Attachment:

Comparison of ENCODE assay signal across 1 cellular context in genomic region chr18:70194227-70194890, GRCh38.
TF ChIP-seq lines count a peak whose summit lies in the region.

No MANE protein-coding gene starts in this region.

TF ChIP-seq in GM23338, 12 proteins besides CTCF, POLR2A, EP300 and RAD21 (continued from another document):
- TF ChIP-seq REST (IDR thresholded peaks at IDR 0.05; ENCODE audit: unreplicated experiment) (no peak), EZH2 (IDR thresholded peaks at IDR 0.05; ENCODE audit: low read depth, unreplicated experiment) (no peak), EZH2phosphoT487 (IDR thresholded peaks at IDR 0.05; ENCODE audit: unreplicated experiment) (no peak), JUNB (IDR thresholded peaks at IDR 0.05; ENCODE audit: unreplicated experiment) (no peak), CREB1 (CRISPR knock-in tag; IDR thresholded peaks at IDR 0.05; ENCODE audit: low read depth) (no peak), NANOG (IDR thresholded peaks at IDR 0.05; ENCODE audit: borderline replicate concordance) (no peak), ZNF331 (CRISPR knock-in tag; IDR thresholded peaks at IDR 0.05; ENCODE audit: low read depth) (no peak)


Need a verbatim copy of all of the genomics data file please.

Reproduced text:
Comparison of ENCODE assay signal across 1 cellular context in genomic region chr18:70194227-70194890, GRCh38.
TF ChIP-seq lines count a peak whose summit lies in the region.

No MANE protein-coding gene starts in this region.

TF ChIP-seq in GM23338, 12 proteins besides CTCF, POLR2A, EP300 and RAD21 (continued from another document):
- TF ChIP-seq REST (IDR thresholded peaks at IDR 0.05; ENCODE audit: unreplicated experiment) (no peak), EZH2 (IDR thresholded peaks at IDR 0.05; ENCODE audit: low read depth, unreplicated experiment) (no peak), EZH2phosphoT487 (IDR thresholded peaks at IDR 0.05; ENCODE audit: unreplicated experiment) (no peak), JUNB (IDR thresholded peaks at IDR 0.05; ENCODE audit: unreplicated experiment) (no peak), CREB1 (CRISPR knock-in tag; IDR thresholded peaks at IDR 0.05; ENCODE audit: low read depth) (no peak), NANOG (IDR thresholded peaks at IDR 0.05; ENCODE audit: borderline replicate concordance) (no peak), ZNF331 (CRISPR knock-in tag; IDR thresholded peaks at IDR 0.05; ENCODE audit: low read depth) (no peak)